Aside from the customer, the food industry includes many participants — from growers and producers to manufacturers who turn foods into products, to packaging companies, distributors, wholesalers, and retailers.
One year after the launch of BSR’s Center for Sustainable Procurement (CSP), our first research paper captures four main insights from projects with AT&T, Best Buy, and Dell that covered a range of product complexities and supplier relationships.
Insurance Insight
Companies are finding it increasingly difficult to control their supply chains at a time when the cost of failure is higher than ever, according to risk management association Airmic.
Firms are outsourcing not just production but also their reputation to suppliers without understanding how they operate or having adequate risk management strategies in place.
According to the latest survey by AlixPartners, LLP, the U.S. is already equal to Mexico in "attractiveness" as a place to make product that was previously sourced in China. In terms of hard numbers, it’s on track to achieve cost parity with imports from China by 2015.
The comparison, of course, is based on more than just labor rates. Despite steeply rising wages, China still easily undercuts what most American factories pay. Add in elements such as transportation, duties, order lead time and the cost of buffer stock to prevent supply gaps, and the disparity between the two sourcing options narrows greatly.
Material Handling & Logistics
Manufacturing firms are interweaving new services with product offerings to more effectively differentiate themselves, according to a new report from Oxford Economics, in cooperation with PTC. These researchers conducted a survey of more than 300 manufacturing executives during the first quarter of 2013, and found that those services focused on reducing time to market (52%), accelerating product innovation (43%) and reducing product development costs (40%) were most important. The researchers also determined, however, that in three years, accelerating product innovation will move from the second-most important value driver to the most important (50%), followed closely by reducing time to market (47%) and increasing service revenue (39%).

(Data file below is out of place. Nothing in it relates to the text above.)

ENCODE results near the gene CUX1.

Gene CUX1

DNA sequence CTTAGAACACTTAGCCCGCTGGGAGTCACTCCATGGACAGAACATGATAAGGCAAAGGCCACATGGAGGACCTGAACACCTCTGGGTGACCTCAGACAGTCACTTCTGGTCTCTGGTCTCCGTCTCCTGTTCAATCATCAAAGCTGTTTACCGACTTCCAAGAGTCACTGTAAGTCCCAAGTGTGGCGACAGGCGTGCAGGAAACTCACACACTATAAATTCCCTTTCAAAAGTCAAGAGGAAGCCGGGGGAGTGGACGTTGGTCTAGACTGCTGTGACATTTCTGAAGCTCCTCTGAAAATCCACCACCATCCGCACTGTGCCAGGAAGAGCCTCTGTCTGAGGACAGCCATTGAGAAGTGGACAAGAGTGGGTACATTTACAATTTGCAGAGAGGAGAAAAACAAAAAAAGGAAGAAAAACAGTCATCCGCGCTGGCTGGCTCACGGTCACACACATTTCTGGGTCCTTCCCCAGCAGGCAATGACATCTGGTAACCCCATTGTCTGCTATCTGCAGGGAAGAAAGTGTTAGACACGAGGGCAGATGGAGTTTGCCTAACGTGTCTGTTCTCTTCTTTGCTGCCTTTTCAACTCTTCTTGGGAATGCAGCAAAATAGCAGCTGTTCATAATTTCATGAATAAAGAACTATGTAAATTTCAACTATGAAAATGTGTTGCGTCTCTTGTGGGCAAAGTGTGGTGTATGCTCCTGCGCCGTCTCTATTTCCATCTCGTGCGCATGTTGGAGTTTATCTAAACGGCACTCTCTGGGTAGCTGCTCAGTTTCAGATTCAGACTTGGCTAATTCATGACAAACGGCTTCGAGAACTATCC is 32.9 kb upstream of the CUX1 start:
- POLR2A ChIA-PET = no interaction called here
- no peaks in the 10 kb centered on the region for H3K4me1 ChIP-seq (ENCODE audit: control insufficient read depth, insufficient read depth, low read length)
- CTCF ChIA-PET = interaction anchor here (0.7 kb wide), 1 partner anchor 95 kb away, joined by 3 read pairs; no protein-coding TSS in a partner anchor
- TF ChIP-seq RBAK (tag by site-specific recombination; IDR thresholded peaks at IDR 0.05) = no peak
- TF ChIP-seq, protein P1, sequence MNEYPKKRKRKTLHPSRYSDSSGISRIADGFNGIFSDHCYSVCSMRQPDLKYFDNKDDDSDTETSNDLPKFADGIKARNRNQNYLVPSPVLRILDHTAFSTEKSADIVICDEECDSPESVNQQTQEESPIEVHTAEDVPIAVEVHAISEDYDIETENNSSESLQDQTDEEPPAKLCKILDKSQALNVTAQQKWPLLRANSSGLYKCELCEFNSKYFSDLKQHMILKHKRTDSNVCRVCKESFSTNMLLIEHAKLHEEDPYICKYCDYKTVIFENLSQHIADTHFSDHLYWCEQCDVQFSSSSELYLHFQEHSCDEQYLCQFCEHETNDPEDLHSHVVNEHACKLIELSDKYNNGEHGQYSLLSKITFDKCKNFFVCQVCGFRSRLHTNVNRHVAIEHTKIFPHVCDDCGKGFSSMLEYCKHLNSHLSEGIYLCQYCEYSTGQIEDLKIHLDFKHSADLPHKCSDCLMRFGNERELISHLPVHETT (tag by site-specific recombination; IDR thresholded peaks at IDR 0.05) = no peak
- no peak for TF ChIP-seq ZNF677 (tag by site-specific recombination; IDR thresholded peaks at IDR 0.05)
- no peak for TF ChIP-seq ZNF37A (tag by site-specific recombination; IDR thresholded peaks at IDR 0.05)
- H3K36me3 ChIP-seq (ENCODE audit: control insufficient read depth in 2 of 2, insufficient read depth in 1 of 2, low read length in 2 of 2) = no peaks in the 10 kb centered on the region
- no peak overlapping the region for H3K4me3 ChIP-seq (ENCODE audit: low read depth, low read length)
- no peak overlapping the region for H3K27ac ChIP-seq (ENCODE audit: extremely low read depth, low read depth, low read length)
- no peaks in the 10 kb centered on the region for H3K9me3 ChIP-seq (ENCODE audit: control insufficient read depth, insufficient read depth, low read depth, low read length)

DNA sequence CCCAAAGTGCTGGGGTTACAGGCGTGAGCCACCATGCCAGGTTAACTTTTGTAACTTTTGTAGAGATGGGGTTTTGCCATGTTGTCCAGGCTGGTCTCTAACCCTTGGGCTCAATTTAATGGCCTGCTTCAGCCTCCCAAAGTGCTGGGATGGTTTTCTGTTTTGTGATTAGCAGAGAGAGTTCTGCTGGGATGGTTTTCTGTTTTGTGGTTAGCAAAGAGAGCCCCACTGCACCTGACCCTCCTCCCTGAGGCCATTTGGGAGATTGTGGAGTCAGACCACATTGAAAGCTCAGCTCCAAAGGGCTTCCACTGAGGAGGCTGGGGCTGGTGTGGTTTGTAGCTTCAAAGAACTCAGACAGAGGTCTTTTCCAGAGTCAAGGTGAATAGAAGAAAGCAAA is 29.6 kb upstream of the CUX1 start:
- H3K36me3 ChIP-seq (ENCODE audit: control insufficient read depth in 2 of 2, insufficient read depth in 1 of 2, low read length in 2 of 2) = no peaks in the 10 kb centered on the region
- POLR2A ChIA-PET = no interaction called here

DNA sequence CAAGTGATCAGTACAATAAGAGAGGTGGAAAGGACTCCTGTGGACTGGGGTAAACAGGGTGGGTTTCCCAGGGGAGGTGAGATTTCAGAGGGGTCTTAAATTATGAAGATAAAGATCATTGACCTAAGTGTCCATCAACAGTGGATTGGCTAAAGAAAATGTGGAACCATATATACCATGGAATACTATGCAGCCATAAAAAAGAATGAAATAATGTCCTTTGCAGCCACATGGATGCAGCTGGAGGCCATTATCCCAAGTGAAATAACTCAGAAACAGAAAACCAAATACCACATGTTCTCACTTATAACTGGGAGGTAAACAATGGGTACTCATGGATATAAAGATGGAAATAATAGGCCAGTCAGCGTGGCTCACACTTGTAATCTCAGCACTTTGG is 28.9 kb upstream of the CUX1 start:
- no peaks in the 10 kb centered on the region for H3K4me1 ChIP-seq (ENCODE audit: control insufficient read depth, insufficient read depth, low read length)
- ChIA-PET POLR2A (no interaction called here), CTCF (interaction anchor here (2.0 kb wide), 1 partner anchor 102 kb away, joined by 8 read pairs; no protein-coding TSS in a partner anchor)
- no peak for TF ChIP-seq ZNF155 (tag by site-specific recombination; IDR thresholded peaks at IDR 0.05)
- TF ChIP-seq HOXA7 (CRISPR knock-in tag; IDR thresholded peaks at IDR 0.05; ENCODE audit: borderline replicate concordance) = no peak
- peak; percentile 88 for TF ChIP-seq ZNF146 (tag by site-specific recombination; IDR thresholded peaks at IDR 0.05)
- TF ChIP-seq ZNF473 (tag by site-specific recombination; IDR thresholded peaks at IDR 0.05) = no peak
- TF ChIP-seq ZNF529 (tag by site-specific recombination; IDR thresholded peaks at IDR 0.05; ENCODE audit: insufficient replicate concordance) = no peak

Over 40% of survey respondents were C-level executives, with the rest being direct reports to C-level executives. The top five job functions were supply chain/manufacturing, product/engineering, IT, strategy/corporate development, and service. Annual revenue for surveyed organizations, which were split into almost four equal parts, ranged on the low end at $250 million to over $5 billion.
Supply Chain Digital
When you think of supply chain management, social media may not be the first thing that comes to mind.
But given the fact that Facebook has over a billion active users and Twitter has over two hundred million active users, it shouldn't come as a surprise that these networks are massive enough to have a direct impact on supply chains.
True supplier collaboration can drive innovation and value, but success depends upon a foundation of trust that enables partners to effectively deal with such issues as intellectual property rights. Jon Washington, director of product sourcing and global procurement at Diebold, shares his company’s approach.
There is no magic recipe to building trust with suppliers, but it basically involves setting a tone that keeps suppliers informed about what you want to accomplish and how you plan to deliver on that, says Washington.
Manufacturing Digital
Radio-Frequency Identification chips can be either passive or active; passive ones hold data that’s permanently burned onto the chip and can’t be edited or changed in any way. Active tags are more expensive to produce, but allow data contained within to be read, written or changed; including anything from test results and product characteristics to even customer or vendor specific data.
Previously, the cost of RFID tags was a prohibitive barrier to their widespread adoption, but now chips and readers are reaching cost-effective levels. From a software perspective, some Warehouse Management Systems (WMS) such as SAP’s WM and Extended WM solutions have been capable of RFID integration for quite some time, with implementation no longer requiring a total system overhaul.
Naylor, LLC